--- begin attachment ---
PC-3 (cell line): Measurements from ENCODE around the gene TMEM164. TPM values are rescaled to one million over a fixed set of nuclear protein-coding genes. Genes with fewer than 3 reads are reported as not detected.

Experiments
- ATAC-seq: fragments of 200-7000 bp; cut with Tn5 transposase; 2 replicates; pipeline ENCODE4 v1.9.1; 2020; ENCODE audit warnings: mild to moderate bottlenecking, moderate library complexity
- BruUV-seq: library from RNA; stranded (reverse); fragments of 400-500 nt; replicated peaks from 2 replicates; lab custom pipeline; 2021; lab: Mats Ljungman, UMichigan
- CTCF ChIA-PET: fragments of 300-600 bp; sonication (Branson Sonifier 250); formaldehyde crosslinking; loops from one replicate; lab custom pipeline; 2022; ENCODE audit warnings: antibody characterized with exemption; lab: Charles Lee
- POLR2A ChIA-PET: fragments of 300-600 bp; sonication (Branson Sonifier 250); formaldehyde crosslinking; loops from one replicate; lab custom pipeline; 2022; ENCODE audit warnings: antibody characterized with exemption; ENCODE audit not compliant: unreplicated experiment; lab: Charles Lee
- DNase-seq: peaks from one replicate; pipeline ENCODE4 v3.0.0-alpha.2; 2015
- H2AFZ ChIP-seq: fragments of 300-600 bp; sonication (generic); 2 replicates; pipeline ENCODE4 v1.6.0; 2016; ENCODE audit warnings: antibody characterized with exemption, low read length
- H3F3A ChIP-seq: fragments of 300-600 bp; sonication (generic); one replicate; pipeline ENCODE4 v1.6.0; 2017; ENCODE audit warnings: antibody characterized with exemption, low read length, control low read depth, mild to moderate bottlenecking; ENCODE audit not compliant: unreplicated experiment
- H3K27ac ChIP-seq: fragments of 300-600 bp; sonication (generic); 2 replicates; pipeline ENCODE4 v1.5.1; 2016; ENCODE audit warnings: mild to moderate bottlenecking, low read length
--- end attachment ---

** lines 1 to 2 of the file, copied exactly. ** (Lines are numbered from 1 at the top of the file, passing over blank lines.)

PC-3 (cell line): Measurements from ENCODE around the gene TMEM164. TPM values are rescaled to one million over a fixed set of nuclear protein-coding genes. Genes with fewer than 3 reads are reported as not detected.

Experiments